The programme of Circulation has in recent years included troupes such as Race Horse Company (Finland), Barely Methodical Troupe (UK), Be Flat (Belgium), Circus I Love You (Sweden, Finland, France) and GLiMT (Denmark). The team behind this young festival organised with limited resources believe that what attracts such troupes to come is the idea of the festival: its attention to local communities, moving away from central city squares, integration of social activities and giving meaning to urban spaces. In 2020, Canadian artist Claudel Doucet remotely led the creative workshops for circus artists gathered in Lithuania, and the results of her work were presented in the Vilijampolė quarter as a thematically coherent chain of performances, informed by the memory of the former Jewish ghetto that existed there.
Clowning art is the pioneer of the Lithuanian contemporary circus
The organisation that had and continues to have a significant impact on the development of contemporary clowning art in Lithuania is RED NOSES Clowndoctors (RAUDONOS NOSYS – Gydytojai klounai), established in Lithuania in 2010, which in 2013 became a member of the international network RED NOSES Clowndoctors International. As it began international activities, especially with the opportunity to learn social clowning art from experienced foreign teachers, several professional actors joined the organisation. One of them is Indrė Lencevičiūtė, who later studied clowning art at Jacques Lecoq’s school (Ecole internationale de théâtre Jacques Lecoq) and Théâtre-Ecole Le Samovar. Dancer Marija Baranauskaitė also started her career as a clown at Raudonos nosys, later deciding to choose the path of physical theatre and clowning art.
After spending several months at the LASSAAD school in Brussels and several more at the famous Philippe Gaulier school in Paris (Ecole Philippe Gaulier), Baranauskaitė returned to the Lithuanian stage with a unique piece, Sofa project, integrating clowning art and physical performance art practices, the target audience of which are sofas. It has also become one of the few performances in Lithuania the creative process of which is divided into several stages, presenting to Lithuanian and foreign audiences quite different versions of it at each stage. The artist continues to perform the Sofa Project, as well as further developing the idea and practice of art objects.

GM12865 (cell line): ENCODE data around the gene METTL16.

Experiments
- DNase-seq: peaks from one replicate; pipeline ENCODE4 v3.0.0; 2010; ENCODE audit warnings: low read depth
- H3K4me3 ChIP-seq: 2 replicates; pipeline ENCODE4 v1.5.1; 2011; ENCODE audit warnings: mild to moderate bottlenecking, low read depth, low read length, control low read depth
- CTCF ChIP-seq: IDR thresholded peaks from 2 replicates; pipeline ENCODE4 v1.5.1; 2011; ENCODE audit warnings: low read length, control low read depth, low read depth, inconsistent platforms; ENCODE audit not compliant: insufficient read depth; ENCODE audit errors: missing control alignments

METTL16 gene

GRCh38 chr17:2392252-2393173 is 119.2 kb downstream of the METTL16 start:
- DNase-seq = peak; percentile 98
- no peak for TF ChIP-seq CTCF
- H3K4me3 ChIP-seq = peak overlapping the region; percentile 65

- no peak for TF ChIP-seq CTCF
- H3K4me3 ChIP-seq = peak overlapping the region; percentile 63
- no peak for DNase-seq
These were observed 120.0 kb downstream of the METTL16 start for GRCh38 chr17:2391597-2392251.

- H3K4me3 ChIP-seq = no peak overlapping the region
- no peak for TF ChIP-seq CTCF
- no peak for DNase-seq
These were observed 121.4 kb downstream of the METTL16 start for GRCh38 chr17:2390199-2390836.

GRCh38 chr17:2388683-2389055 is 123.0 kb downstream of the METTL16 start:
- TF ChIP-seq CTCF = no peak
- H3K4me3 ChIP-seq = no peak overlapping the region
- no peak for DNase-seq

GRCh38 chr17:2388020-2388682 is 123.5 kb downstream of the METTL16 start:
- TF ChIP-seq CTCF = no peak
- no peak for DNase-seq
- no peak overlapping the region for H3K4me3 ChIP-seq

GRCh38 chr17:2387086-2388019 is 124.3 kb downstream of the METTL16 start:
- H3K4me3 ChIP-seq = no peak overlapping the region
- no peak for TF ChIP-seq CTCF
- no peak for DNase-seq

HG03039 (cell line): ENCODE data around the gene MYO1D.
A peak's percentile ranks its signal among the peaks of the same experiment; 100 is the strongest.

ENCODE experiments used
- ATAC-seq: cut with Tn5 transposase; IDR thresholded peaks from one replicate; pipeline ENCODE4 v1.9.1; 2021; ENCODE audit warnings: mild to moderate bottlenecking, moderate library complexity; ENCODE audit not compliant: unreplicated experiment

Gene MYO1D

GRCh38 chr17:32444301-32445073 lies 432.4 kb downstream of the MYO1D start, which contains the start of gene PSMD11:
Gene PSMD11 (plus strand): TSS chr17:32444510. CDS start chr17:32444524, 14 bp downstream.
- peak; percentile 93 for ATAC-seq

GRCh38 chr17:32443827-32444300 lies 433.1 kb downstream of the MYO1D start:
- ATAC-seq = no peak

It would not be incorrect to say that the contemporary professional Lithuanian clowning art is primarily formed by the French school, especially by the traditions and philosophy of Philippe Gauller. Lithuanian theatre performers, as well as the members of the Red Noses who did not study performing arts, all learnt from him. One of such students is Žilvinas Beniušis, who founded the Contemporary Intellectual Clowning Art Theatre (Šiuolaikinės intelektualios klounados teatras) in 2020. It should be stated though that so far it features performances that are closer to drama theatre comedy than purer clowning art. The same is true about the creative output of the clowning theatre studio Dulidu, which has been operating in the port city of Klaipėda for many years, the founders of which also recently visited Gaullier’s school.
It is interesting that clowning can be called the pioneer of a professional contemporary circus in Lithuania, although, in comparison with the modern circus, the significance of a clown in the contemporary circus is considerably smaller. In the contemporary circus, which creates conceptual performances and values the idea above the impression, there is no need to reduce the tension of dangerous tricks or entertain the audience while the artists prepare for the next performance, which were the tasks of modern circus clowns. However, the reasons for that are not difficult to discern: the skills of a clown, in contrast to those of an acrobat or a juggler, seem to be closest to those of an ordinary person, i.e. they do not require many years of physical preparation. This makes it a favourable direction of specialisation for actors whose education and experience provide the basis for developing clowning art.
Panorama of circus artists